TC group: 8±5y 16wkx3 QG group: 5 ± 3 y sessions x 60 min Stage of PD: Total sessions: 48 Project 1: TC group:

2.3 ± 0.4 QG group: 2.2 ± 0.4 Project 2: TC group:

2.4 ± 0.6 QG group:

• Directional control: measure of movement accuracy by comparing the amount of movement towards the target with amount

of extraneous movement

Secondary outcomes

• Gait (stride length and walking velocity)

• Strength of bilateral knee extensors and flexors

• Functional reach test

. 14-item UPDRS III

• Number of falls

than the STR group in all secondary outcome measures and outperformed the RT group in stride length and functional reach test

• The TC group had lower fall incidence as compared with the STR group but not as compared with the RT group

• The effects of TC were maintained at 3 mo after intervention

Authors did not explain the 19 participants who did not complete the intervention and 10 participants who did not have complete data on outcome measures at follow-up. The study did not use a control group with no intervention; hence net gain of TC training cannot be gauged.

Outcome measures were assessed at baseline, 3 and 6 mo, and 3 mo after intervention. Assessments were conducted while participants were in the "on" period.

1. Gait initiation:

• Magnitude of posterior and lateral COP displacement

• Mean COP velocity

in posterior and lateral directions prior to an initial heel-off of the swing limb

2. Gait outcome:

• Cadence

• Gait velocity

The TC groups in either projects (Projects 1 and 2) in this study did not improve significantly in the UPDRS Part III score, selected gait initiation parameters or gait performance as compared with the control group (QG or no intervention). Hence, authors concluded that combined results in both projects suggest that 16 wk of class-based TC were ineffective in improving wither gait initiation, gait performance

This study did not use a double-blinded design, where participants were aware of intervention assignment; this may introduce placebo biases in the results. The authors did not describe their method of randomization procedures. Small sample size of each group in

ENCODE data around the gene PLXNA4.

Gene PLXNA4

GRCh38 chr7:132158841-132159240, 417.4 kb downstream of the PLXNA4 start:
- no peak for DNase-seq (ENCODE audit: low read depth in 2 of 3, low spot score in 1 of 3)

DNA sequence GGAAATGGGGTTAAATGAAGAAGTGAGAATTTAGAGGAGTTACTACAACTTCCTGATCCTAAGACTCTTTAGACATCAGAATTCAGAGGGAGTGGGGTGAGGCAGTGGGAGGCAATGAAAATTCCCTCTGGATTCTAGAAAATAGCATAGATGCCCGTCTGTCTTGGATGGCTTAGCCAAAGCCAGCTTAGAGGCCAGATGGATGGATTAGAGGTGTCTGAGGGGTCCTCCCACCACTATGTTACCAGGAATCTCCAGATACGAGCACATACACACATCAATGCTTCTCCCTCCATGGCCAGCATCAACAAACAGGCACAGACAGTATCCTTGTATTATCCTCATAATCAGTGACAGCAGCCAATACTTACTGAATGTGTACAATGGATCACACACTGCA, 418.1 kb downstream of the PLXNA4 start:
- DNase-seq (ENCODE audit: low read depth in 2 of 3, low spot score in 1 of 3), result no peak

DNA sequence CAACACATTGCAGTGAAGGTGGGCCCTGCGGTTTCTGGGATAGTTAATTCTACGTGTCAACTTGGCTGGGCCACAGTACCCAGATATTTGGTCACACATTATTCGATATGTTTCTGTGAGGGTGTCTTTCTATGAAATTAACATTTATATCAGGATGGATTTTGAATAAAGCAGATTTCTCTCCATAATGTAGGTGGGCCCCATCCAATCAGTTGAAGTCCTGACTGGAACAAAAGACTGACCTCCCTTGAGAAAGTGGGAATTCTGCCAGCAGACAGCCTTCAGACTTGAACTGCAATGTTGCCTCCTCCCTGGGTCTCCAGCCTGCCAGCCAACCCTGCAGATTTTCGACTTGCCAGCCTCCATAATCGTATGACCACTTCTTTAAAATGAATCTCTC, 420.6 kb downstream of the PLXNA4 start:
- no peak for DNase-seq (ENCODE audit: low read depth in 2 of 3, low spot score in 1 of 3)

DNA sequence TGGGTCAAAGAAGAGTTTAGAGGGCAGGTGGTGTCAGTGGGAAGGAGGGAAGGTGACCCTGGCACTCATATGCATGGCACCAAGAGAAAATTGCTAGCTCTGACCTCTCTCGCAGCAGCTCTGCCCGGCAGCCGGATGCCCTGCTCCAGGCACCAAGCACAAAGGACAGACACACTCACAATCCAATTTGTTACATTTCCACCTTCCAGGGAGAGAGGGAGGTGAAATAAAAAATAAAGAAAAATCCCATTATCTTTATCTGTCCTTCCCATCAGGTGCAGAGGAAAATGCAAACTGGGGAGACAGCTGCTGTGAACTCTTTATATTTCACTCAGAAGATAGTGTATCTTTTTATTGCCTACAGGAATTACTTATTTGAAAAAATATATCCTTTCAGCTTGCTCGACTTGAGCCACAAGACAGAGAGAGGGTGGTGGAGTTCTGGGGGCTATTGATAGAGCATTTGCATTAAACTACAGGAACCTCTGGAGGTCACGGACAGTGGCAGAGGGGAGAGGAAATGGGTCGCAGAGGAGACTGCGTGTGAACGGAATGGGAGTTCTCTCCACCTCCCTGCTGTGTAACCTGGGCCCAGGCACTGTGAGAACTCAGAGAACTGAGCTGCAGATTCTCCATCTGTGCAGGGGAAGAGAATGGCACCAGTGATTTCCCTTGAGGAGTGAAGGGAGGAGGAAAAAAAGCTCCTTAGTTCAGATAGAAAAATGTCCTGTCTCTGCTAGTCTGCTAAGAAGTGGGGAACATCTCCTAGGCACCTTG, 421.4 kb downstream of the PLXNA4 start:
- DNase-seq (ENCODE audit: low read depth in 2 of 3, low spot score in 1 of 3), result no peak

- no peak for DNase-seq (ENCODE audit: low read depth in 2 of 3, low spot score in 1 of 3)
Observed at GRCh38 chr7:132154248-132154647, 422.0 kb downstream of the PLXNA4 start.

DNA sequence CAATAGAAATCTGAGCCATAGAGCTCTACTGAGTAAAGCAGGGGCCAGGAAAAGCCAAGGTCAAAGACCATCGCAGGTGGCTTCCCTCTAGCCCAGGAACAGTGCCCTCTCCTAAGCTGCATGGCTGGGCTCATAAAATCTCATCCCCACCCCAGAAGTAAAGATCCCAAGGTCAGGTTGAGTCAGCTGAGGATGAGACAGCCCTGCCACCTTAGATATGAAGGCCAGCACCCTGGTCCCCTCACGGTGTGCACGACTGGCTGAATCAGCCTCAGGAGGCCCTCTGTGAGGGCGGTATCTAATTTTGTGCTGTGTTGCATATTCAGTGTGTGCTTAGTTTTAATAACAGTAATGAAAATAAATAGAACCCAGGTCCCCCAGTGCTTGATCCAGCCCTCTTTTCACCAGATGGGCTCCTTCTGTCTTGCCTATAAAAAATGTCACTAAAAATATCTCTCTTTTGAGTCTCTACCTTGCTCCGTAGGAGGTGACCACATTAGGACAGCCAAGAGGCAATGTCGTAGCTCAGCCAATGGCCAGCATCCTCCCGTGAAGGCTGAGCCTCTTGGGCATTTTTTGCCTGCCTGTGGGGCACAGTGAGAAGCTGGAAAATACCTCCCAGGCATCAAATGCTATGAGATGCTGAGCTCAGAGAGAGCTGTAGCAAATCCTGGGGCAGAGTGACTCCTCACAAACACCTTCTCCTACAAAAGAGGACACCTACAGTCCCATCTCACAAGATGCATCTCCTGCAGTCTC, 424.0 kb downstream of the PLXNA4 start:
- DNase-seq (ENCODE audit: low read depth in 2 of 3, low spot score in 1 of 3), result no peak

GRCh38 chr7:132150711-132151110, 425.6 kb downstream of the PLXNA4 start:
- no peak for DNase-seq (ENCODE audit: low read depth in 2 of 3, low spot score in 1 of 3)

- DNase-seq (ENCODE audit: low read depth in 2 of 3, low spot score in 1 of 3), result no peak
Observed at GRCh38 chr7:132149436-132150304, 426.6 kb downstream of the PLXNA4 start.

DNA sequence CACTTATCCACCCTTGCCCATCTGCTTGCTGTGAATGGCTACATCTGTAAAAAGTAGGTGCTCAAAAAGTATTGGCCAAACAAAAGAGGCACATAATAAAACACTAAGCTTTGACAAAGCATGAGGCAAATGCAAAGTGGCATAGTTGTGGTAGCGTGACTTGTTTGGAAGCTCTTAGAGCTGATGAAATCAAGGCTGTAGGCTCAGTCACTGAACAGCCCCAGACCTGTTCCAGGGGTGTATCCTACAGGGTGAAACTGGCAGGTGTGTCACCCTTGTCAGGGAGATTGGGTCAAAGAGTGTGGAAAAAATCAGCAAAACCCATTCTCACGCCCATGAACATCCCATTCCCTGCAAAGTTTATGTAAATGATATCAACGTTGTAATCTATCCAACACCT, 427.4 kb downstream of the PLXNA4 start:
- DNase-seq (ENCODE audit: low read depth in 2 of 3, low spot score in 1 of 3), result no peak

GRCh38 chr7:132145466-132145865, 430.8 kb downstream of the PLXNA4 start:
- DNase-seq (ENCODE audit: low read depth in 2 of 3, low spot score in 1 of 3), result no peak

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Effects of Tai Chi on motor performance

Despite the fact that Tai Chi is an officially recommended modality for individuals with PD (National Parkinson Foundation, 2012), this review showed contradictory findings of the effectiveness of Tai Chi in improving the motor performance of the PD population.

Although a majority of the studies (Hackney & Earhart, 2008; Kim et al., 2011; Kluding & McGinnis, 2006; Li et al., 2007, 2012; Venglar, 2005) in this review supported the effectiveness of Tai Chi, only two of these studies had a stronger methodological quality with a Jadad score of 3. These studies consisted of two case reports, two single-group studies, and two RCTs. Case reports by Kluding & McGinnis (2006) and Venglar (2005) documented that their participants had either improved in balance and lower limb muscle strength or results of functional reach and TUG tests. However, the study by Kluding and McGinnis (2006) had used multiple interventions and thus improvements in balance and strength could not be solely attributed to Tai Chi intervention. Similarly, single-group studies by Li et al. (2007) and Kim et al. (2011) reported that Tai Chi intervention had either improved the participants' performance on physical measures such as 50-ft speed-walk test, TUG, and functional reach test or gait parameters. With several threats to the internal validity of the study designs, findings of these studies are highly susceptible to bias and provide only little useful information on the value of Tai Chi as a therapeutic intervention for the PD population (Lee et al., 2008).

For studies with a stronger methodological quality, the work of both Hackney and Earhart (2008) and Li et al. (2012) supported the effectiveness of the Tai Chi exercise on motor performance. Hackney and Earhart (2008) conducted a single-blinded RCT to examine the effects of Tai Chi on balance and mobility in the PD participants and found that their Tai Chi group had greater improvements in the balance scores, UPDRS motor scores, and gait scores. Worthy to note, their study had compared the Tai Chi group with a nonintervention control group, and therefore, Hackney and Earhart's (2008) study cannot prove the advantageous benefits of Tai Chi over the other currently available interventions for PD to attenuate mobility and balance problems (Amano et al., 2013).